India-based Zydus Cadila has introduced Ujvira (trastuzumab emtansine), in 100mg and 160mg strengths, to treat both early and advanced HER2 positive breast cancer.

The drugmaker claimed that its Ujvira is the first antibody-drug conjugate (ADC) biosimilar and is highly effective against HER2 positive breast cancer.

While the existing trastuzumab emtansine drug is sold at INR159,225 ($2,186) for 100mg vial, Zydus intends to provide the same at INR32,495 ($466.3), reducing the treatment cost by nearly 80%.

Cadila Healthcare managing director Sharvil Patel said: “The launch of Ujvira reinforces the innovation capabilities that India has to be able to create complex therapies like ADCs and Zydus’ ongoing commitment to offer breakthroughs backed by science and innovation.

“This research breakthrough enables access to a critical drug for patients who are undergoing therapy for breast cancer.

“We hope that with this innovation, patients will be able to adhere to the treatment and stand to benefit from the advanced technology without worrying about the cost of the treatment.”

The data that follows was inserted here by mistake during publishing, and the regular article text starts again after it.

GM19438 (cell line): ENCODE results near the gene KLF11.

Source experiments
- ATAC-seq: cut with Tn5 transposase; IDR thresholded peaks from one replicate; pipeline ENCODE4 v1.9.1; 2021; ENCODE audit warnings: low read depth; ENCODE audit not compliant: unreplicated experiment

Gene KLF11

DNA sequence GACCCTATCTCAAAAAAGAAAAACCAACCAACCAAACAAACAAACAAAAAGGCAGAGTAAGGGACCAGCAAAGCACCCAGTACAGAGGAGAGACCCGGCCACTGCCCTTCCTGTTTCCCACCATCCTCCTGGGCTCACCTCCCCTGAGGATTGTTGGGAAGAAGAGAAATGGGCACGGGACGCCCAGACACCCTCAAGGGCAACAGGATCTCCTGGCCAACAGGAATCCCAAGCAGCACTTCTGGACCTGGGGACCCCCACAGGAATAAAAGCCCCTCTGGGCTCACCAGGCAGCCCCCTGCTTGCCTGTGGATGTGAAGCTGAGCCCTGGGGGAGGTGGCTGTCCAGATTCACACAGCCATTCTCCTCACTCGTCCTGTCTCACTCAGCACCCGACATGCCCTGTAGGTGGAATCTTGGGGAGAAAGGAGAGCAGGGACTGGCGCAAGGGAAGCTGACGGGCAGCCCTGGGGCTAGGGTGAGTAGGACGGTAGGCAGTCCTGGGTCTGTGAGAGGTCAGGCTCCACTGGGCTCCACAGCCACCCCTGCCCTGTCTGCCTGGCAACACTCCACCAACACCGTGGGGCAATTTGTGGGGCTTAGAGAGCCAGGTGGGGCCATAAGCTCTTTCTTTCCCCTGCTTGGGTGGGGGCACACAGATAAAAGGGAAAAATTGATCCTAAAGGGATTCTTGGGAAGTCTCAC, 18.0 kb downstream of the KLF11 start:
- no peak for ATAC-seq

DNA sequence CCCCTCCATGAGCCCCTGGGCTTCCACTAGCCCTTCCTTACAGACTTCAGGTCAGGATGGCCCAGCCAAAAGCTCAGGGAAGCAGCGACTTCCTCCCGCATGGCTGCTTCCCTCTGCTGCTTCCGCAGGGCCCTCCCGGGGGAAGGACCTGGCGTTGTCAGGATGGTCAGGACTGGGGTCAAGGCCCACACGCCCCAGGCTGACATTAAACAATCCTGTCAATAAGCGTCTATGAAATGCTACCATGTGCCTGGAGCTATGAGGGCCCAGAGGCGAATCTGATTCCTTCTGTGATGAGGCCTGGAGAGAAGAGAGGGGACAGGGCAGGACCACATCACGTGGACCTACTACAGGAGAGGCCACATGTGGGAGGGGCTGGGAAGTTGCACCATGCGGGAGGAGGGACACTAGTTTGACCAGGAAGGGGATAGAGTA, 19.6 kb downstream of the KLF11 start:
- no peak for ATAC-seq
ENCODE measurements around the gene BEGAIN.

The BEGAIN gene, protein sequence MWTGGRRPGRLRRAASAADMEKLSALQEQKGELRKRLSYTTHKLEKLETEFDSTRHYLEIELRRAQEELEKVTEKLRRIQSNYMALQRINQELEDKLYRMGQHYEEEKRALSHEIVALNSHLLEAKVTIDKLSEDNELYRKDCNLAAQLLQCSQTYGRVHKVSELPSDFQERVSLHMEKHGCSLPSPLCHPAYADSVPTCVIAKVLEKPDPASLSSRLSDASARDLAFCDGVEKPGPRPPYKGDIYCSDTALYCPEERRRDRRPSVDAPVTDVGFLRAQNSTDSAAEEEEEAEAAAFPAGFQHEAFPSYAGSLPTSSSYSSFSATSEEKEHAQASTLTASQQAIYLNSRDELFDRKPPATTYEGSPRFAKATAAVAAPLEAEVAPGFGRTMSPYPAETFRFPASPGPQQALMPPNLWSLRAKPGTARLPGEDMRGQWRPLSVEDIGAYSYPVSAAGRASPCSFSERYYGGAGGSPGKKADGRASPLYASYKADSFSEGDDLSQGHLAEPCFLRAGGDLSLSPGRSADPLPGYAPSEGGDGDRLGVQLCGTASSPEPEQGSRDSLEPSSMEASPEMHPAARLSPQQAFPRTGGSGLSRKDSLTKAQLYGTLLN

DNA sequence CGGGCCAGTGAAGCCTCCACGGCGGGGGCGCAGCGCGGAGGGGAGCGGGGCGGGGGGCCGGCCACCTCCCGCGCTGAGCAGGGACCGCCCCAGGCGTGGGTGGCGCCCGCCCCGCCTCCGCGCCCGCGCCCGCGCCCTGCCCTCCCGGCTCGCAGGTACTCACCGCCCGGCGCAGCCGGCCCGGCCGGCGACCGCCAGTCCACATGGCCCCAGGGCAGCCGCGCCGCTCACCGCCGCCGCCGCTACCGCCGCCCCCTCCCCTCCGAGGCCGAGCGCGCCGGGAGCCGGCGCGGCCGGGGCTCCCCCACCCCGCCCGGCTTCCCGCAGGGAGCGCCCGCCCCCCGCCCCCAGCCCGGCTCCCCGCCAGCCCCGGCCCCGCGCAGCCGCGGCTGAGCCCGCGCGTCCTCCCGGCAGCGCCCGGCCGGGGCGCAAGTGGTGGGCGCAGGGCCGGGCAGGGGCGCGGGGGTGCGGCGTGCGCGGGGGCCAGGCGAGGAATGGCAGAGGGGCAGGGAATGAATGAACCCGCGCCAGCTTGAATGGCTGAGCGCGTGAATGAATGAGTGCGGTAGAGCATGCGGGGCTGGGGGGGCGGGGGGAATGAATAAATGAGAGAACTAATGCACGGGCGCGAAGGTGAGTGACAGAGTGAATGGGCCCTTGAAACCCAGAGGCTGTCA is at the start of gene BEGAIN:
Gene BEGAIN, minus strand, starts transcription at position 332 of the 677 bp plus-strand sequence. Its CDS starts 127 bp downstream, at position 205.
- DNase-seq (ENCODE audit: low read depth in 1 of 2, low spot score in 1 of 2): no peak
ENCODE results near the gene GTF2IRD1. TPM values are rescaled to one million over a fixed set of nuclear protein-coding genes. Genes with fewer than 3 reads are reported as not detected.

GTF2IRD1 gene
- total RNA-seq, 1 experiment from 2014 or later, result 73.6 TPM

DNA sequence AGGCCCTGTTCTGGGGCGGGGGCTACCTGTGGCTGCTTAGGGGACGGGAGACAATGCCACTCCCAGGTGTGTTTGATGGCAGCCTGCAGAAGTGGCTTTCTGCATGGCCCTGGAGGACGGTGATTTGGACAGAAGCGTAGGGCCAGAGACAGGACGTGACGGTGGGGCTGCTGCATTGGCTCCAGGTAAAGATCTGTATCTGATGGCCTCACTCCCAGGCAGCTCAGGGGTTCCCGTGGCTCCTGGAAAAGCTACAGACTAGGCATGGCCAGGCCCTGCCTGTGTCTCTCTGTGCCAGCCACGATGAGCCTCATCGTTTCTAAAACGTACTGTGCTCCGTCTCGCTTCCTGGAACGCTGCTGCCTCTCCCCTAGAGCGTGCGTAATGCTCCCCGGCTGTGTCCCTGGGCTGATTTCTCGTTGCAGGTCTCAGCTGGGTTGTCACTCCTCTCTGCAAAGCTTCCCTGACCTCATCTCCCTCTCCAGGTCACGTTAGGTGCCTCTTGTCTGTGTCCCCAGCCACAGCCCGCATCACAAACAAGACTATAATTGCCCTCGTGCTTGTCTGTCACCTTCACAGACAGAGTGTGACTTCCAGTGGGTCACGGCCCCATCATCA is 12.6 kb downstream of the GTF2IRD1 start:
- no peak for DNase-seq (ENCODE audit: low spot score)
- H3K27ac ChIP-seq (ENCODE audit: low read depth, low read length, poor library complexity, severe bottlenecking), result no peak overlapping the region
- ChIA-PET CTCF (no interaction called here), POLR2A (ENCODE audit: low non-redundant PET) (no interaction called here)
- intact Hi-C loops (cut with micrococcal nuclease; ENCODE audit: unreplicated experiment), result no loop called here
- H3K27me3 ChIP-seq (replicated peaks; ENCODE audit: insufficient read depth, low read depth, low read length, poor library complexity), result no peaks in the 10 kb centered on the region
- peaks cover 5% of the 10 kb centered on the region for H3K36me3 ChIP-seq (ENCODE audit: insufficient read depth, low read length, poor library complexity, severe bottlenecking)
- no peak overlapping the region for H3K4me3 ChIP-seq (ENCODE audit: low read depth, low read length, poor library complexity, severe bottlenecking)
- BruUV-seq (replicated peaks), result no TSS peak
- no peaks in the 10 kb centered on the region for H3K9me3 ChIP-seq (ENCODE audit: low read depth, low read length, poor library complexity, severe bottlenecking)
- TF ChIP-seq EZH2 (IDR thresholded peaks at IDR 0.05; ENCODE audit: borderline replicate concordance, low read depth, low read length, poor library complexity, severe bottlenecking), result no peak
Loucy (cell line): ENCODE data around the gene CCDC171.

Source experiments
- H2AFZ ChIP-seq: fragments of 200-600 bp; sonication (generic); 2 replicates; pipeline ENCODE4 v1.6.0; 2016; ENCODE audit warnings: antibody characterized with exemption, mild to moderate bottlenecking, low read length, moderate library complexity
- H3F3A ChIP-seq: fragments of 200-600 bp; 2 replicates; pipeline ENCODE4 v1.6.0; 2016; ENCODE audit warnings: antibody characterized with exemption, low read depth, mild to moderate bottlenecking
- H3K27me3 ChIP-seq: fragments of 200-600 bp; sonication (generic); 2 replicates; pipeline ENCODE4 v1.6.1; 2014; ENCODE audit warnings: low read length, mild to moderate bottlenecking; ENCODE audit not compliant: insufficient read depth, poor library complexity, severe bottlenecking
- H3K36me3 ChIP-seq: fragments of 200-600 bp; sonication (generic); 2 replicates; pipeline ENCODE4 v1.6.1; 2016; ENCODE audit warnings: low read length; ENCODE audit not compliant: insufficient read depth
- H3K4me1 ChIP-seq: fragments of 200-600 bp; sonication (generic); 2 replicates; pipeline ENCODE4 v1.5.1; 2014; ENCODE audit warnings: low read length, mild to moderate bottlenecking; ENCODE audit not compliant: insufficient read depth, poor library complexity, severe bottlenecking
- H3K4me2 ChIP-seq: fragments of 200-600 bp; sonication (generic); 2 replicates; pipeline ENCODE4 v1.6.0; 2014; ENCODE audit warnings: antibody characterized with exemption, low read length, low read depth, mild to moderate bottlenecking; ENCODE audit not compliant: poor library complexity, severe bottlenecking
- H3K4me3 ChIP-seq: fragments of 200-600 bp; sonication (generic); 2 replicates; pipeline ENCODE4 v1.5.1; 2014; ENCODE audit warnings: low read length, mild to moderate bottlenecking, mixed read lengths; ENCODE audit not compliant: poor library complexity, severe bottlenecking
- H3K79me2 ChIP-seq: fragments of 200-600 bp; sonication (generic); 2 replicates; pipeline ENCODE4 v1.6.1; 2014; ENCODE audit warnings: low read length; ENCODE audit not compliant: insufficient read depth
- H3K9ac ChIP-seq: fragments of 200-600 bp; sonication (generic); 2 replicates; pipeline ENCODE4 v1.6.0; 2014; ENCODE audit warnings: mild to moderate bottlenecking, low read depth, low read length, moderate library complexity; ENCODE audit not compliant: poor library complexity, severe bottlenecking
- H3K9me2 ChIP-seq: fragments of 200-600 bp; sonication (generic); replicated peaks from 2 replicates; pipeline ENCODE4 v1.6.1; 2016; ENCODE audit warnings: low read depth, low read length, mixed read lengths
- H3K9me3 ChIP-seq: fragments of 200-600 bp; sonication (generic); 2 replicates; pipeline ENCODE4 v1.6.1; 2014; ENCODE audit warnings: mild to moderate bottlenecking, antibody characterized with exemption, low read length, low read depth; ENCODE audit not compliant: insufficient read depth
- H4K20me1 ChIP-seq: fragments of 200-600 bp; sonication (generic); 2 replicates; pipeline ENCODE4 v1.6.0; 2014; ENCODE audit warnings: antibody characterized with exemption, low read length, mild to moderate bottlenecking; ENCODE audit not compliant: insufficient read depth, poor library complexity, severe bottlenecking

Zydus said that its trastuzumab emtansine ADC biosimilar is a developmental breakthrough as it involves complex manufacturing and similarity assays.

The drug is developed by combining trastuzumab and a cytotoxic compound emtansine (DM1) with the help of a stable linker, in a process known as Antibody Drug Conjugation.

Ujvira leverages a technology that enables targeted delivery of the cytotoxic agent and reduces other toxicities on the body and is backed with thorough a drug development programme.

Patients previously treated with trastuzumab may still have the disease and would require its ADC biosimilar therapy as the next step, said the company.

According to Zydus, HER2 positive breast cancer is considered an aggressive form and constitutes 20 to 25% of all the prevalent breast cancer cases.

Risk factors including obesity, family history, genetics, alcohol, smoking, hormonal imbalance and improper diet contribute towards an increased incidence of breast cancer, said the Indian drug firm.